FOR IMMEDIATE RELEASE
CONTACT: Steven Dolley
Monday, May 13, 1996
"Energy Secretary Hazel O'Leary has proven herself to be the Clinton Administration's champion nuclear non-proliferator by refusing to cave in to political pressure to keep this U.S.-origin, bomb-grade fuel out of the United States or to reprocess it as a condition of allowing it back in," said Paul Leventhal, president of the Nuclear Control Institute (NCI). The Institute is a research and advocacy center concentrating on nuclear-proliferation problems.
"By agreeing to take back this fuel and to store and dispose of it safely and securely," Leventhal said, "the Energy Department will help sharply reduce world commerce in bomb-grade uranium and to breathe new life into U.S. leadership to eliminate such commerce."
Leventhal called on Secretary of State Christopher to follow O'Leary's lead by quashing a French-German-Russian plan to import Russian bomb-grade uranium fuel into Europe and thereby circumvent a U.S. embargo on such commerce.
Had the U.S. reneged on a long-standing commitment to take back this fuel, many overseas reactor operators would have had their fuel reprocessed at a British plant in Dounreay, Scotland. The recovered HEU would have been returned to commerce, perpetuating the proliferation and terrorism risks. The 20-year U.S. effort to convert research reactors to non-weapon-usable fuels under the Reduced Enrichment for Research and Test Reactors (RERTR) program also would have been seriously jeopardized.
Leventhal also commended O'Leary's decision to defer reprocessing of this fuel and to fund the development of alternative packaging technologies to prepare the fuel for final disposal. Among the leading contenders for final disposal is the can-in-a-canister option, first proposed by NCI in late 1995. The "can-in-can" technology entails encapsulation of the spent fuel in welded stainless-steel cans, which would in turn be placed in canisters prior to filling with molten high-level radioactive waste glass at the Defense Waste Processing Facility (DWPF). The DWPF began vitrification operations last month at the Savannah River Site in South Carolina, and there has been one successful demonstration of can-in-a-can for plutonium disposition.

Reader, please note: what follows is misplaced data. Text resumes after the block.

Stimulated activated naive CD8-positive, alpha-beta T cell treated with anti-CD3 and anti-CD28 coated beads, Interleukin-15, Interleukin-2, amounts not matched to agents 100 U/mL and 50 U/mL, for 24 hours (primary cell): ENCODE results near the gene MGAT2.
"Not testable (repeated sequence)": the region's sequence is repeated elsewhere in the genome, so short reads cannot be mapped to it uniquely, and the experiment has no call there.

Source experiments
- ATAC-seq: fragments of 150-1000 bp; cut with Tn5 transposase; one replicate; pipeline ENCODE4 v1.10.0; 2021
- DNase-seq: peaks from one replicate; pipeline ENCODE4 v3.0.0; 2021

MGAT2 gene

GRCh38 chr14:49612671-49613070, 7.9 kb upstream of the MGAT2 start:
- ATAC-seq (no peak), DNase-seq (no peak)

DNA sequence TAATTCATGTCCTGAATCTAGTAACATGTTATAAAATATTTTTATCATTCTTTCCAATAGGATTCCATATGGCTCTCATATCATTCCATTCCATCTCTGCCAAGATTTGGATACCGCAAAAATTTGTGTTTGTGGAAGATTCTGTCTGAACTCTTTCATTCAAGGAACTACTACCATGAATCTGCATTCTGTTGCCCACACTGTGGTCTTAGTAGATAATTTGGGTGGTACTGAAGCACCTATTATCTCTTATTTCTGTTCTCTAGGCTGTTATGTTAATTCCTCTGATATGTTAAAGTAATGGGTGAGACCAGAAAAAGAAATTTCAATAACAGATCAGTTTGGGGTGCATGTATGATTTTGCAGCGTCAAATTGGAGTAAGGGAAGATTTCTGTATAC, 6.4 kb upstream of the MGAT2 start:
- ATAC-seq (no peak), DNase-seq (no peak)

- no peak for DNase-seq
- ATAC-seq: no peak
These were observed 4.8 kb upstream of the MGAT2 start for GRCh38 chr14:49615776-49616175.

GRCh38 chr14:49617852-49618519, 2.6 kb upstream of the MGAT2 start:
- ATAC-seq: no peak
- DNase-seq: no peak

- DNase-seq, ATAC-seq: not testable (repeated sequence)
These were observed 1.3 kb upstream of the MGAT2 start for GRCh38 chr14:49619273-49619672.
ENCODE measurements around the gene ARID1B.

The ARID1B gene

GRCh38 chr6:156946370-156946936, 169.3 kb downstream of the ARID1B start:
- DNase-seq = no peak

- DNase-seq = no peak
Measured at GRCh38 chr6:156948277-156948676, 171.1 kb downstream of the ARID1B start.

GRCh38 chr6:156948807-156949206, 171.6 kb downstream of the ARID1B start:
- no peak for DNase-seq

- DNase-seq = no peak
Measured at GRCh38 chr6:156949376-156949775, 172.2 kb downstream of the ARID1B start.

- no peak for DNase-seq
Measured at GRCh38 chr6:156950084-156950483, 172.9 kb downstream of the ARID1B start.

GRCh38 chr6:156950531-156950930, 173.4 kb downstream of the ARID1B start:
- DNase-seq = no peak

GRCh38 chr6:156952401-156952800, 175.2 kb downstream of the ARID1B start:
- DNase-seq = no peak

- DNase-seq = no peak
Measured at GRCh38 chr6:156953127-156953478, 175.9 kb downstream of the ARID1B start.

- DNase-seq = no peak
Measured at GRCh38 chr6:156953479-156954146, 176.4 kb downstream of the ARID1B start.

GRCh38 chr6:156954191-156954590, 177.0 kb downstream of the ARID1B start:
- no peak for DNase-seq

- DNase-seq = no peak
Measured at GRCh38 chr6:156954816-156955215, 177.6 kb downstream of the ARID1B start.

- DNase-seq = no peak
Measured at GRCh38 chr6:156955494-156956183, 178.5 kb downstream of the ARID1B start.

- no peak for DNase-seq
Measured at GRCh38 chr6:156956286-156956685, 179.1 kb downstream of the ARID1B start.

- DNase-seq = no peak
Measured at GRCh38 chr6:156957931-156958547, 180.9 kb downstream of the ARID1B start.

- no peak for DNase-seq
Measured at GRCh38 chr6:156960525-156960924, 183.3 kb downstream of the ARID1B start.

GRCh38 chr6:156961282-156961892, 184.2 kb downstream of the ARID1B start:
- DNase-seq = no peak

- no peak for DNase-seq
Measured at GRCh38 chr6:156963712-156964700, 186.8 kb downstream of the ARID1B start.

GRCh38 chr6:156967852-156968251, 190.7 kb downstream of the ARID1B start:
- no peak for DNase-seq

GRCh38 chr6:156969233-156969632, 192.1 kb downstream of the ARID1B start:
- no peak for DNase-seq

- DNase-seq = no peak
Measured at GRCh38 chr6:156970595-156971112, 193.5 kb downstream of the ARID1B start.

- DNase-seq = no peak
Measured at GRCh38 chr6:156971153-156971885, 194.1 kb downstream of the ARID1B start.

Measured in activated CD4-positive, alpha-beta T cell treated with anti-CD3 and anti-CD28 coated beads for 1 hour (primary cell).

"Prospects are good that this technology will also be successfully demonstrated for bomb-grade uranium fuel over the next few years," Leventhal said. "This will obviate the need to look at the possiblity of reprocessing for health and safety reasons. Reprocessing, by converting spent fuel into highly radioactive, liquid waste, actually increases health and safety risks, as well as separating atom-bomb material."
Further information on DOE's take-back policy and the can-in-a-canister
approach is available from the Nuclear Control Institute, and from its World
Wide Web site (http://www.nci.org/).